Winners of the Pritzker Prize, HdM are one of the world’s leading architectural offices, and unlike many of their peers, they have no signature style. Indeed they pride themselves on making a close read of the place where they are building, and responding to it sensitively. With the VAG scheme they’re doing just that, and their main insight is that downtown Vancouver – filled with generic buildings “where the view from inside took precedence over the architectural expression of the city,” as they write in a statement – needs a shakeup.

The gallery must be innovative enough to match the work produced by Vancouver’s artistic community, and different enough to mark a new era in the city’s cultural history. This design would accomplish just that.

One important ingredient is wood – the material and the commodity that built Vancouver before concrete and glass. The low wooden buildings that face the street nod to the 19th-century streetscape, and equally to the creative use of wood in local modernist houses. Ms. Binswanger said the architects would like to make as much of the gallery’s structure as possible out of wood, including new lumber technologies such as cross-laminated timber that have strong potential for innovation. “And wood is an unexpected choice of material for a building of this type,” she added. “To let it soften in some places, to let it age and transform, I think would be very interesting.”

The gallery must also help provide a real agora, a public gathering place, of which the downtown has too few; the gallery site, once Larwill Park, served that purpose until the 1940s. To that end, the architects suggest blowing up part of Queen Elizabeth Square next door and bringing a new square down to the level of the gallery. That’s a bold gambit, which is exactly what is needed here.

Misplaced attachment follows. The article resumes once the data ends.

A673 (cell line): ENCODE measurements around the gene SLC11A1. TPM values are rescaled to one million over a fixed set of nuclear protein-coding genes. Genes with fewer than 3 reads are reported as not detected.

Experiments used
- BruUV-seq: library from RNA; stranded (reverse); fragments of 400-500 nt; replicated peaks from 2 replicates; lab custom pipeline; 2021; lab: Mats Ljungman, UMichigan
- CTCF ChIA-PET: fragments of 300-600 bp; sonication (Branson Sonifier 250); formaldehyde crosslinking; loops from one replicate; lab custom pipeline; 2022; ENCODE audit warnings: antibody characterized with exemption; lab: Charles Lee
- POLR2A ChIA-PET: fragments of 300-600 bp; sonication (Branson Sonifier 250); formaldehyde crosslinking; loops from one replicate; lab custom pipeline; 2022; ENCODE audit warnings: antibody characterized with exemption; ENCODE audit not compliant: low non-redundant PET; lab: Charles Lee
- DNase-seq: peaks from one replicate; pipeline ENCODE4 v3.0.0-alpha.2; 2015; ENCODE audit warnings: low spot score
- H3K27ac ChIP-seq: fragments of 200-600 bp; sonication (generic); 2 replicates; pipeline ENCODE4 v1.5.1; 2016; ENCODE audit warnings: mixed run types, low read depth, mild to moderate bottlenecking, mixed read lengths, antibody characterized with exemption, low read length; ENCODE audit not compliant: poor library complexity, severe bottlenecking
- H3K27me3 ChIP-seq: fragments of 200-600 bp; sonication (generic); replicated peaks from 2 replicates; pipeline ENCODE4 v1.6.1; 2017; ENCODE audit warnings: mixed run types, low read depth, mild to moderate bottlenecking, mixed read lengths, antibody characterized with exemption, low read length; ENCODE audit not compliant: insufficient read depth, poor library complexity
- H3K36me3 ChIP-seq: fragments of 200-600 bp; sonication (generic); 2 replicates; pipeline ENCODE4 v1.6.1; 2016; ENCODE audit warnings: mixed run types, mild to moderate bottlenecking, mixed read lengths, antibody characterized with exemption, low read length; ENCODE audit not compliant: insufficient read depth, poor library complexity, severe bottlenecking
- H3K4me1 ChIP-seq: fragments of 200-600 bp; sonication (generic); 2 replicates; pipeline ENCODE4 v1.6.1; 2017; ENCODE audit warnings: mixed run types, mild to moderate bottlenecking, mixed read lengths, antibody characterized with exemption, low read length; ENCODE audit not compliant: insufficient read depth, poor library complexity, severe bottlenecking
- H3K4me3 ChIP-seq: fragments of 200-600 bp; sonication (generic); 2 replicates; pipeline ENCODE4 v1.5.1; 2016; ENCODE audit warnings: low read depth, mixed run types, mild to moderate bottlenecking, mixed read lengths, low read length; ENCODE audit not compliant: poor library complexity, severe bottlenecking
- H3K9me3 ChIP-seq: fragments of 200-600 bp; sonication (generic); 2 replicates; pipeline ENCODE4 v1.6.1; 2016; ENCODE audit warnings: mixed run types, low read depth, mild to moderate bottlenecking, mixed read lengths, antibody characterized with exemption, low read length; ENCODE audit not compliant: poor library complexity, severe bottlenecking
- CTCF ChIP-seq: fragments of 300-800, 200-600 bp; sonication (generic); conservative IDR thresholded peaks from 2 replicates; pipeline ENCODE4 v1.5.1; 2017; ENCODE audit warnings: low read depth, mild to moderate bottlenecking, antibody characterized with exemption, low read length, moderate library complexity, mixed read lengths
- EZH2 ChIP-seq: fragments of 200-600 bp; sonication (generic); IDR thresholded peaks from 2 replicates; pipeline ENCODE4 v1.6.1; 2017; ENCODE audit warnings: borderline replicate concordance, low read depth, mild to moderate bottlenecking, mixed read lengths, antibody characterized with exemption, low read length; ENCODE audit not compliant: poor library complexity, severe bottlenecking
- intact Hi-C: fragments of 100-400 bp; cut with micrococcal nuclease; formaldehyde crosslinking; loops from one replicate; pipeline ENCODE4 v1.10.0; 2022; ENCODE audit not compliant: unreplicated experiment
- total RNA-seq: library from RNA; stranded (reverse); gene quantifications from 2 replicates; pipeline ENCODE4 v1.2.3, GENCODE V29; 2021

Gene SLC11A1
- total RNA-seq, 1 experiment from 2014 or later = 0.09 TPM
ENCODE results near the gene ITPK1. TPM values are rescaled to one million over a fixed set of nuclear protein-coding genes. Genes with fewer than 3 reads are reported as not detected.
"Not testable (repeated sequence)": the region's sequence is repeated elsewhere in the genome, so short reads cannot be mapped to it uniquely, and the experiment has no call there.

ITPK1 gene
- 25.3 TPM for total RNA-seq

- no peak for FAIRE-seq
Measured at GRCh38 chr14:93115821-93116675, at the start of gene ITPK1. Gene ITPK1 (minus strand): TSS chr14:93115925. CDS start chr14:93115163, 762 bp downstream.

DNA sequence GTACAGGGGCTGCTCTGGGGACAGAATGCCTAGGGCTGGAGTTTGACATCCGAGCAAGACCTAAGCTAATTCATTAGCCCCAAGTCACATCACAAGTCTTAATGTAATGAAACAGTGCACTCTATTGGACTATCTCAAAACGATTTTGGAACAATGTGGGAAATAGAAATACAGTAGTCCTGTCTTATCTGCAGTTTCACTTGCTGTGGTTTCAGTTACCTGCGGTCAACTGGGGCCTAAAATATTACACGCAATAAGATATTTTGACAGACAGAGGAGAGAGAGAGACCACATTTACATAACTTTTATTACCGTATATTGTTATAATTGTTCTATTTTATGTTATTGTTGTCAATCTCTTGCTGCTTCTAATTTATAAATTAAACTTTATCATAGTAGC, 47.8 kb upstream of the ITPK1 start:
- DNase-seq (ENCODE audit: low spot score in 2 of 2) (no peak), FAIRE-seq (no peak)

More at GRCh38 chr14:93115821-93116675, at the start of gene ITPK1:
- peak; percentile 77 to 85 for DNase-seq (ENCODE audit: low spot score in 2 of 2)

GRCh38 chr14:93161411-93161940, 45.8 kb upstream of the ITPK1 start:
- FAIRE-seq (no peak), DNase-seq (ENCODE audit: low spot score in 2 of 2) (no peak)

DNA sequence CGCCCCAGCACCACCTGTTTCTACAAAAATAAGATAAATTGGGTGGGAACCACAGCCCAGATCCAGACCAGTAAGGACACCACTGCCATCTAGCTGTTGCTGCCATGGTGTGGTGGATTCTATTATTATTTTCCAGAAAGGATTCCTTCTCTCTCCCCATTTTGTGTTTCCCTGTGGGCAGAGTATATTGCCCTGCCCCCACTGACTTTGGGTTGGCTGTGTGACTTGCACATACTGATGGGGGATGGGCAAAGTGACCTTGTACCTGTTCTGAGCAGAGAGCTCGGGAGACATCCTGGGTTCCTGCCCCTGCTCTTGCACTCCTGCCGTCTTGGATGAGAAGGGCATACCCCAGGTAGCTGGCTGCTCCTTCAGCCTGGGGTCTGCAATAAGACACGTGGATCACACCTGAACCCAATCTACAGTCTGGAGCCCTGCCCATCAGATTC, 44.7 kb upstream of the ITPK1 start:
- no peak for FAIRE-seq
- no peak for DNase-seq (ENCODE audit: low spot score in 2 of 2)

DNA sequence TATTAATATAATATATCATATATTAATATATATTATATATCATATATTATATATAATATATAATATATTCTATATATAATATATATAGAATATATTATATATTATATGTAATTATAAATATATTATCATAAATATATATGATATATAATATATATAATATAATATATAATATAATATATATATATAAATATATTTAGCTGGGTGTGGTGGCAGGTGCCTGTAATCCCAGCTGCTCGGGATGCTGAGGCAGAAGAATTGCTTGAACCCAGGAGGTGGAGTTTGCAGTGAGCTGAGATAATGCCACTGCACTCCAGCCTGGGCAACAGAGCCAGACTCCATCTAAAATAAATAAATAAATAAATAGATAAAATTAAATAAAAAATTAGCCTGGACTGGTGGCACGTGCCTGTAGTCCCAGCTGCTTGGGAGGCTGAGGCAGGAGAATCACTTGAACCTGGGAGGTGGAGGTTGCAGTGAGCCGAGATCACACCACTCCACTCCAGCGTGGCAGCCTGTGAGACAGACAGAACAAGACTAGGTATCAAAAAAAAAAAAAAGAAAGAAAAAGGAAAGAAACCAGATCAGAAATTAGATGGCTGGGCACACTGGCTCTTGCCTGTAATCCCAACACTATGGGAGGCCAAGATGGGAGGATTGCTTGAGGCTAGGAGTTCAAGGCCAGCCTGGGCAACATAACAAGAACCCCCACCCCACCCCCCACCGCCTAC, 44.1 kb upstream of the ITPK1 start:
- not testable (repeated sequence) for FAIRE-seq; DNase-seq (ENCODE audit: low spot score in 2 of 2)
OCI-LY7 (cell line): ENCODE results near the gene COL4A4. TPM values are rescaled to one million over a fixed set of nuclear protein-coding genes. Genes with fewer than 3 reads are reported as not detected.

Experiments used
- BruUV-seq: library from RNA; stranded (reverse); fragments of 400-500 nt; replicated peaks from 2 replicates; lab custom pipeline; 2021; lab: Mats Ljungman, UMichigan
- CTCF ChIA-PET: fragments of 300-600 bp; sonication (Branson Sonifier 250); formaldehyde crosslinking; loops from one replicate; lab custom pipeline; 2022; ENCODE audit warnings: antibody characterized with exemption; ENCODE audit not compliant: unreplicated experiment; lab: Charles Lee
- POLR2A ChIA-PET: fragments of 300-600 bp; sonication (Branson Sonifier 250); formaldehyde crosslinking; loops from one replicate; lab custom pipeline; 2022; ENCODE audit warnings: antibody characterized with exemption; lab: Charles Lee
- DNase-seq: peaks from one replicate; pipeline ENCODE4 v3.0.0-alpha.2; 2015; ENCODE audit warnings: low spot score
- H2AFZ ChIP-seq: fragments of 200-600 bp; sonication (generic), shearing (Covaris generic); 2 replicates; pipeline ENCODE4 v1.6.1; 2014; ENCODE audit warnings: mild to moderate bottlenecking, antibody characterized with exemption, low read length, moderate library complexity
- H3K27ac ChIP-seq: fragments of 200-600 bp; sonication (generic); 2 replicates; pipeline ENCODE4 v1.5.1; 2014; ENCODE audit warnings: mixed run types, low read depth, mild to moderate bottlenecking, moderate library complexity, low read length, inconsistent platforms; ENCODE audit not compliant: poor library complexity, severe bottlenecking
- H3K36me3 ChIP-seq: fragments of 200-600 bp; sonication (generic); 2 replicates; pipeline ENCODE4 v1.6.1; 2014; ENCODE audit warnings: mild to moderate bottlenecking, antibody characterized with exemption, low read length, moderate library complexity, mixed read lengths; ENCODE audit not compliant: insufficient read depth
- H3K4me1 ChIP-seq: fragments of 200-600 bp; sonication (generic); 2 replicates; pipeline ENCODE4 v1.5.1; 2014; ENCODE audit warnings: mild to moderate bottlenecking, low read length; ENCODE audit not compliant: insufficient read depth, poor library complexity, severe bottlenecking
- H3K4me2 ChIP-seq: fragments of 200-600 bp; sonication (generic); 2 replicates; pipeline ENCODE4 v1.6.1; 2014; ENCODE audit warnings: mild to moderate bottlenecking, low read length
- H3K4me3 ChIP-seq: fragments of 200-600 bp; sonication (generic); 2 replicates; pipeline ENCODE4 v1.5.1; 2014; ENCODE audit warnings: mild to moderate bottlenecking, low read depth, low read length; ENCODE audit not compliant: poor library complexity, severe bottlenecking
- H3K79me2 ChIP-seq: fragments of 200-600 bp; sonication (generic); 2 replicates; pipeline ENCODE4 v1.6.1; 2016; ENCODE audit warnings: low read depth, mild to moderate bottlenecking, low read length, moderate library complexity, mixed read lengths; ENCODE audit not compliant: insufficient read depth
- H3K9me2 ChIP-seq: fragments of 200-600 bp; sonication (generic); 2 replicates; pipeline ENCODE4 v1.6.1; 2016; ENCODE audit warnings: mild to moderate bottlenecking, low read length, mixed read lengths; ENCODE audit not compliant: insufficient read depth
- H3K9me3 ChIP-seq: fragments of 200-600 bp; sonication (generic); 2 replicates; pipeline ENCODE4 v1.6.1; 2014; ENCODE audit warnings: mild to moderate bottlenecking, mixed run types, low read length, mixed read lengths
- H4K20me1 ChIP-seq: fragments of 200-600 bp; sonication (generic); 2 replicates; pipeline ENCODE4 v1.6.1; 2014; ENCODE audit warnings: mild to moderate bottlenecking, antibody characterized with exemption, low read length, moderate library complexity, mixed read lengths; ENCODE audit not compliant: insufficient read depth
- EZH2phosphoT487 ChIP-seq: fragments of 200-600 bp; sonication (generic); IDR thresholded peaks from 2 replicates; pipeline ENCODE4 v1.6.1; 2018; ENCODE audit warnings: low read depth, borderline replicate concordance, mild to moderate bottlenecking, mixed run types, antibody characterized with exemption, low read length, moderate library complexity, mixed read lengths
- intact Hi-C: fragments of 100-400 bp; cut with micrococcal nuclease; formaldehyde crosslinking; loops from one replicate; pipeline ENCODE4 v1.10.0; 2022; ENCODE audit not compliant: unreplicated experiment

And while the VAG’s leadership is now engaged in a daunting lobbying effort and capital campaign – assuming a $300-million construction budget, which might or might not cover the cost of this scheme – it now centres on a urbanistic and architectural vision that is bold and compelling.

If you read it closely, there is a polemic in this design. Part of the Larwill Park site would be redeveloped for profit by the city; Herzog and de Meuron have designed the block to push that commercial component into two towers along Dunsmuir Street. Those towers – which are not the architects’ to design – appear in the drawings as glassy, squared-off and entirely generic; they stop right at the ground to make room for an open plaza. Herzog and de Meuron have a message: In Vancouver, money takes the form of glass towers, but it should stop somewhere to make room for public space, and a place for culture that is beautiful, knotty and strange.

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Follow on Twitter: @alexbozikovic